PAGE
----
AmericaThey are only in their twenties, even young girls who have never had any sexual experience still decide to be sterilized because they think “giving birth is a mistake”.
At the Park Slope Cafe, Rachel Diamond looks like most moms. She wears a blue T-shirt, black pants, a leather bag, sips a glass of water 4 USD. But this 31-year-old woman is different from most people around, because she will never be a mother.
On Diamond’s TikTok account, most are funny short videos about work at a coffee shop near Union Square, New York or about pitbull dogs. Interspersed with videos glorifying life without children. It has been 5 months since the vasectomy, she has 64,000 followers.
Growing up near Hershey, Pennsylvania, Diamond had always believed he would have a family. After studying at Arcadia University, her mindset gradually changed, especially after being helped by a therapist once to realize that being spanked as a child caused deep trauma, making her afraid of her father. She never wanted a certain child to be her victim.
Diamond is no exception. Americans are having fewer births since 1930. Women like Diamond not only abort the pregnancy, but give up the possibility of pregnancy altogether.
According to statistics site Pew, last year the number of deaths exceeded the number of births in 25 states. The marriage rate is also at an all-time low with 6.5 marriages per 1,000 people. About 56% of Millennials (born 1981-1996) are unmarried.
They also don’t have sex. The number of young men between the ages of 18 and 30 who admit to not having sex in the past year has more than tripled from 2008 to 2018. Cities like New York, where Americans flock to to build life, increasingly do not want to have children. In San Francisco, there are more dogs than children.
The causes of this change take place in both spirituality, culture and surroundings. The message from these young people is clear: Life is exhausting enough and the world is overloaded, so no one should bring a new, innocent life into an unstable and climate-changing society.
According to a new poll, 39% of Gen Z people (born 1996-2012) are hesitant to procreate because of fear of the climate apocalypse. A study of adults in Michigan found that more than a quarter of people actively did not have children. According to another study by the American Institute of Family Studies, the desire to have children among adults has decreased by 17% since the outbreak of the pandemic.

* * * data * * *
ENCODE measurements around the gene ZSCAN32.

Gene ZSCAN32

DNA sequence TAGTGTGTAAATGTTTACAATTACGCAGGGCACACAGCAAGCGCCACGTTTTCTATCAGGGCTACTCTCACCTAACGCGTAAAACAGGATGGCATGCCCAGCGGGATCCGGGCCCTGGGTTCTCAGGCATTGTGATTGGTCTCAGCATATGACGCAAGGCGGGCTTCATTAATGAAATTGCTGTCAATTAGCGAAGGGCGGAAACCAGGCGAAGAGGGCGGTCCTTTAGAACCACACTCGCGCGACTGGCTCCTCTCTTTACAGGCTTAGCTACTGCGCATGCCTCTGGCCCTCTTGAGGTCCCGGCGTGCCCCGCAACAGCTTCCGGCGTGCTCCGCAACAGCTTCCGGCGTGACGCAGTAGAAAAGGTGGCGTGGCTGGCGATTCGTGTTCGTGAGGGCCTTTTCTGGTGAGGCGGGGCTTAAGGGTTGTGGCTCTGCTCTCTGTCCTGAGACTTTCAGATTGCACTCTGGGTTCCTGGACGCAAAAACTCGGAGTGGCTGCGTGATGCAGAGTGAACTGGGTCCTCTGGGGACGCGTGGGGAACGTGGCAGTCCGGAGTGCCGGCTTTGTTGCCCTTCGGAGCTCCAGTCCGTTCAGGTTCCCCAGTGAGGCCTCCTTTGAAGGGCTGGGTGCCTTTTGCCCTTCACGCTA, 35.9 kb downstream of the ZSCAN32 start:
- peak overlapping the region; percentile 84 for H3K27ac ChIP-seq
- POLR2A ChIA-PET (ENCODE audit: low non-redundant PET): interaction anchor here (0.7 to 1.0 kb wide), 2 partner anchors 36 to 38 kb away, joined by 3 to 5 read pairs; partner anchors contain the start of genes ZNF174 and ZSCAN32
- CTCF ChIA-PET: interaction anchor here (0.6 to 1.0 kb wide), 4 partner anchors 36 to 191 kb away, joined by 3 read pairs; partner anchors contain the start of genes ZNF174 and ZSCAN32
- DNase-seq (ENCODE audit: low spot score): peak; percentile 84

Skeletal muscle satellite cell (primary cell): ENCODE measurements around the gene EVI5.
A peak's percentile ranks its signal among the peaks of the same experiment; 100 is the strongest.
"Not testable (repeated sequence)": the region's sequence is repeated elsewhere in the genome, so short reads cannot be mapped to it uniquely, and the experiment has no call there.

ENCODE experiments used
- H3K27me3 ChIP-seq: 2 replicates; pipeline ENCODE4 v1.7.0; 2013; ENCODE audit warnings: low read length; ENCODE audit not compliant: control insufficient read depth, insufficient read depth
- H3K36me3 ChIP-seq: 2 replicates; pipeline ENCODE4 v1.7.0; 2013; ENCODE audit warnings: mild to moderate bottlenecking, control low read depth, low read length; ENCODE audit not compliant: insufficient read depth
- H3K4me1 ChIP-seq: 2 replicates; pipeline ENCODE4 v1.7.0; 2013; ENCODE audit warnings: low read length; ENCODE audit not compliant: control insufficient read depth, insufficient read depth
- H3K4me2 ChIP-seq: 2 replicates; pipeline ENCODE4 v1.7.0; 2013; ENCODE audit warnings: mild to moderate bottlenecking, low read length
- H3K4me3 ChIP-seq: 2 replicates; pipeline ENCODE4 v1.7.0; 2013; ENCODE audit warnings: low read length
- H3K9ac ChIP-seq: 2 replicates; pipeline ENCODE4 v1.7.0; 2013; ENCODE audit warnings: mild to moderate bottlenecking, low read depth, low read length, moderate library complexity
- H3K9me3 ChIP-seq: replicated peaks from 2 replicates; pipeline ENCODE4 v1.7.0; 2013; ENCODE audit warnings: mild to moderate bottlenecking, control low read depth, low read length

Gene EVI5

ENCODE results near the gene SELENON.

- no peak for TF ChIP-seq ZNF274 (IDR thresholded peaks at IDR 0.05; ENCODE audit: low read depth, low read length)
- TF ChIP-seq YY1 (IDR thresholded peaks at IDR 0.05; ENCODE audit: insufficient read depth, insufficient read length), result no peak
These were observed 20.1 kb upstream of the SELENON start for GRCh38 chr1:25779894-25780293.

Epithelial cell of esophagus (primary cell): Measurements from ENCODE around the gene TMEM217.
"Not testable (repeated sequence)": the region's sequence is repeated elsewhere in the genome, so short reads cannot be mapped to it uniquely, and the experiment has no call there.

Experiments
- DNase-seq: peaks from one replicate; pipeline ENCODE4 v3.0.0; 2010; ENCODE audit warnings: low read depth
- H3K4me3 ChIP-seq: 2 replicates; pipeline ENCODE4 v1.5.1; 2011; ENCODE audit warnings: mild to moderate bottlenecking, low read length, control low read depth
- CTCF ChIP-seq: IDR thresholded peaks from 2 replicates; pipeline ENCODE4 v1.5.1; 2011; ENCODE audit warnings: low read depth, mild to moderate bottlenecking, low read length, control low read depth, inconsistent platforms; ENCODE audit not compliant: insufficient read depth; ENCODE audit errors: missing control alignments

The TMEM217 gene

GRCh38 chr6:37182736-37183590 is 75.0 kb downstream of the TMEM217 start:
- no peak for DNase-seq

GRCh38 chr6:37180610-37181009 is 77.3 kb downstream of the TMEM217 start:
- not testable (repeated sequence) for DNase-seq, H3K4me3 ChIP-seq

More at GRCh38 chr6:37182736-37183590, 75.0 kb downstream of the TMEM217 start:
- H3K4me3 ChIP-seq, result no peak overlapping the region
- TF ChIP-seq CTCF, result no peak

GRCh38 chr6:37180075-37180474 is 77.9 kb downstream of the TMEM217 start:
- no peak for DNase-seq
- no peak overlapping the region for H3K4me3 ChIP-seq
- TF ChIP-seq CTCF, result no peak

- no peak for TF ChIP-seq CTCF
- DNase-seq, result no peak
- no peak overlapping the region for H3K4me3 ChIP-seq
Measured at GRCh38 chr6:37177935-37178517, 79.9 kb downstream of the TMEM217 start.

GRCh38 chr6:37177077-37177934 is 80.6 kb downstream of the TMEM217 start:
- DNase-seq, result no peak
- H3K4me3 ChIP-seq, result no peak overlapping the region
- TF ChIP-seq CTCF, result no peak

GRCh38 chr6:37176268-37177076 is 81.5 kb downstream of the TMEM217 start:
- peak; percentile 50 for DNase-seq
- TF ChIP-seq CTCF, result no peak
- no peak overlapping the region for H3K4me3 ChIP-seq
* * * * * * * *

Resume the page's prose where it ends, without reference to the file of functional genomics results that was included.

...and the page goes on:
“I think it’s morally wrong to send a child into the world,” said Isabel, 28, a self-proclaimed anti-connoisseur, who lives in southwestern Texas.
New Texas abortion law forced the girl to act sooner. “I was going to wait until I was thirty to have the procedure but, with the new bill, I can’t risk getting pregnant without being able to have an abortion,” she said.
Last week, she was approved for minor surgery. Isabel is planning a “welcome sterilization” ceremony at a local sushi shop. There will be a lot of gatherings with friends. Her brother also attended with his gay partner, who also had no children. “I don’t want to ruin my life,” says Isabel, who hopes to retire at 50 or earlier.
Darlene Nickell, 31, of Denver, Colorado, had her fallopian tubes removed eight months ago. “My generation is very aware of the ways in which parents hurt their children. My mother smokes weed and is self-centered, and my father works all day,” she shared.
The first time she wanted to be sterilized was at the age of 21 and was told by her doctor that she needed her boyfriend’s written consent or had two children. Meanwhile, a boyfriend from her high school days had a vasectomy a year earlier.
Darlene said her two younger sisters are likely to follow in her footsteps. “The 23-year-old sister is trying to be sterilized, and the youngest says she likes life without children,” she said.
Sophia, a 19-year-old media student in British Columbia, has been sterilized by a doctor in Canada. She shared that her parents did not object to this decision. She herself doesn’t see any point in taking pills or using a non-permanent birth control method because she clearly knows she doesn’t want to have children. “I would do this invasive thing for once, rest for a few days and never think about it again,” she said.
Sophia was surprised that the doctor, who would sterilize her in the coming months, did not ask about her sexual history. “I’m a virgin and was worried she’d kick me out for sex before agreeing to do it. Luckily she didn’t ask,” Sophia said.
According to Clay Routledge, a psychologist at North Dakota State University who has studied young people’s attitudes toward the future, there is an increasingly common stream of thought that “people are born a mistake. wrong”.
These people have many reasons for not wanting to have children: fear of pregnancy, fear of authority, fear of postpartum depression… In the case of Diamond and her boyfriend Gilkes, it is racism. Diamond is white, Gilkes is black. They worry about what life will be like for a biracial child in the United States. “My ex-girlfriend broke up with me because she didn’t want to face the racism of dating a black guy,” Gilkes said.
And Sophia does not have a clear vision of her life in the future other than traveling. In high school, she visited Ecuador and Kenya on charity trips and dreamed of traveling on all continents.
When the journalist asked Sophia about her hopes for a childless life and what to do with all her free time, she replied sounding annoyed: “It’s hard to ask a 19-year-old who hasn’t finished school yet. college what they want their life to be.”
Bao Nhien (Follow Nypost)